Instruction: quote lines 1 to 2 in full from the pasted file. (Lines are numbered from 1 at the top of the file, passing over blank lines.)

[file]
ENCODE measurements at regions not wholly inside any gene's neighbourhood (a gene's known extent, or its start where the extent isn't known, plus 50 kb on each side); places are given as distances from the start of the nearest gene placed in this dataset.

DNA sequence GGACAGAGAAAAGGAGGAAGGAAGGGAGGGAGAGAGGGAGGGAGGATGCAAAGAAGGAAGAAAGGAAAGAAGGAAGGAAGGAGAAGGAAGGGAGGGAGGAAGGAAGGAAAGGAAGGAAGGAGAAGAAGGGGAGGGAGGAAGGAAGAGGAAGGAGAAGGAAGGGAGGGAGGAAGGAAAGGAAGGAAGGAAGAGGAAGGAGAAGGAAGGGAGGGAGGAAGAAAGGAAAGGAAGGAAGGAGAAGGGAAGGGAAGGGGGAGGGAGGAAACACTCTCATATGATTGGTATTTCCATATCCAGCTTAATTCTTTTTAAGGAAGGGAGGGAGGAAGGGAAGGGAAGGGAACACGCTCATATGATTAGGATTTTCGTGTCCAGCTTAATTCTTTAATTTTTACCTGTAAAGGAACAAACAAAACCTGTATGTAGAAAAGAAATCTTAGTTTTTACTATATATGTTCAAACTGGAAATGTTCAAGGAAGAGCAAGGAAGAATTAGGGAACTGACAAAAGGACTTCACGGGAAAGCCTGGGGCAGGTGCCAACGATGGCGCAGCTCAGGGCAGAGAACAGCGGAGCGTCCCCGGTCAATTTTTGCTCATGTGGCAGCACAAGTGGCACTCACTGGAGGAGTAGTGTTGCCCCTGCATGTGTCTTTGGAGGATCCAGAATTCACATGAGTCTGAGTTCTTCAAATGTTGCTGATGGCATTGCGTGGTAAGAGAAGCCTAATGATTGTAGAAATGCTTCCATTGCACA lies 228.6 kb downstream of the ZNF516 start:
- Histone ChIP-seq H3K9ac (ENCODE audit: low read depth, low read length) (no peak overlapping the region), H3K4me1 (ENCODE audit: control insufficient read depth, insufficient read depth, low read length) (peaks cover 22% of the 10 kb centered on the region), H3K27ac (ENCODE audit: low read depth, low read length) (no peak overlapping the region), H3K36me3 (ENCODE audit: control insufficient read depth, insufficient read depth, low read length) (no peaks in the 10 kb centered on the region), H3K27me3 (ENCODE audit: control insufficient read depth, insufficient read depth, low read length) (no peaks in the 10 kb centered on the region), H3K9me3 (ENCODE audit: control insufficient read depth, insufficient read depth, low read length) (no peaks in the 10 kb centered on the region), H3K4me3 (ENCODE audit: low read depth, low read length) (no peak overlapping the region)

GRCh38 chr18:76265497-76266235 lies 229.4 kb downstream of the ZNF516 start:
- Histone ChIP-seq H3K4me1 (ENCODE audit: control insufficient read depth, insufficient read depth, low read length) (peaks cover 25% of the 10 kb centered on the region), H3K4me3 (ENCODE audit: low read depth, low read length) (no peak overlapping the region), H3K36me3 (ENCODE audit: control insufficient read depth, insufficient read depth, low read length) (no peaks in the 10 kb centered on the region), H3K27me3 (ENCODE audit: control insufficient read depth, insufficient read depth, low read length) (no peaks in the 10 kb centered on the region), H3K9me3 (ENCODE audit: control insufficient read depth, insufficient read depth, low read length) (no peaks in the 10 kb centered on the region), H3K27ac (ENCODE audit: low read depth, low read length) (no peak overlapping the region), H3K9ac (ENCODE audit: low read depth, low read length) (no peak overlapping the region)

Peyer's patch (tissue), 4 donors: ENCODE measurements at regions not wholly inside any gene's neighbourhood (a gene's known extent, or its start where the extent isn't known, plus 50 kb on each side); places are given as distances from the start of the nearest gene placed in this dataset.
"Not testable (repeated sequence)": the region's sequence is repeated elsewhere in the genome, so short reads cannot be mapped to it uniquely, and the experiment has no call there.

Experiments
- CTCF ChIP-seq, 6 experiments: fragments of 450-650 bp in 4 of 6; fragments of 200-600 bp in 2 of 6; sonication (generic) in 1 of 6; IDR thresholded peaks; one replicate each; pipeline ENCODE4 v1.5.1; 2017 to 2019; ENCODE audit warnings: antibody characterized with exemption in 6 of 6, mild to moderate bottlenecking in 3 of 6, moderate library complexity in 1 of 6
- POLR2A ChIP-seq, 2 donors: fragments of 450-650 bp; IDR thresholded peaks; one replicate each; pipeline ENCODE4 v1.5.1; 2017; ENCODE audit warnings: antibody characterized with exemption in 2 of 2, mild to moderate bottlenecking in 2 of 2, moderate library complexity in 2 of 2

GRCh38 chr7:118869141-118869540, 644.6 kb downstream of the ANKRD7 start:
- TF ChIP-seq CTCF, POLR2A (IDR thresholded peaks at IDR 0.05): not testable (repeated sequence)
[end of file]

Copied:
ENCODE measurements at regions not wholly inside any gene's neighbourhood (a gene's known extent, or its start where the extent isn't known, plus 50 kb on each side); places are given as distances from the start of the nearest gene placed in this dataset.

DNA sequence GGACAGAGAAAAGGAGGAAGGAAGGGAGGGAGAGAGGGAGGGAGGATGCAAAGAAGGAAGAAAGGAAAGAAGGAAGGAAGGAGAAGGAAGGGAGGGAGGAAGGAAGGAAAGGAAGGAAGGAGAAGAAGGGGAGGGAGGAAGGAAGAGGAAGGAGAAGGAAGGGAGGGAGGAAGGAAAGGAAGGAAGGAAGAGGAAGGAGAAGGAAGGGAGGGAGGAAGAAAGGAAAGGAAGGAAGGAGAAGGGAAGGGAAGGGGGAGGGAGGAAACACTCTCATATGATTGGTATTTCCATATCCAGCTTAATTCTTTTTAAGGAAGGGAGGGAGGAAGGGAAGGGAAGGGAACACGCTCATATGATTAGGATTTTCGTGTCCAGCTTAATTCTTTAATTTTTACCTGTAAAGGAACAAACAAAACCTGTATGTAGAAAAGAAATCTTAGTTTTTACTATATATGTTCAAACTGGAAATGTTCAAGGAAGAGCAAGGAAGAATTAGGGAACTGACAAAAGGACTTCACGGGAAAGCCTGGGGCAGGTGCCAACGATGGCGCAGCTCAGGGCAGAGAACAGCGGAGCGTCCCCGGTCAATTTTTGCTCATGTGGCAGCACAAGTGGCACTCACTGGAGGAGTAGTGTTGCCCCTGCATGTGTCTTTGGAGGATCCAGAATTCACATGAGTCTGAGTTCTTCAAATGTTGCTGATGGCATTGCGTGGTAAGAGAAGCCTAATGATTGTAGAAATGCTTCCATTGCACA lies 228.6 kb downstream of the ZNF516 start: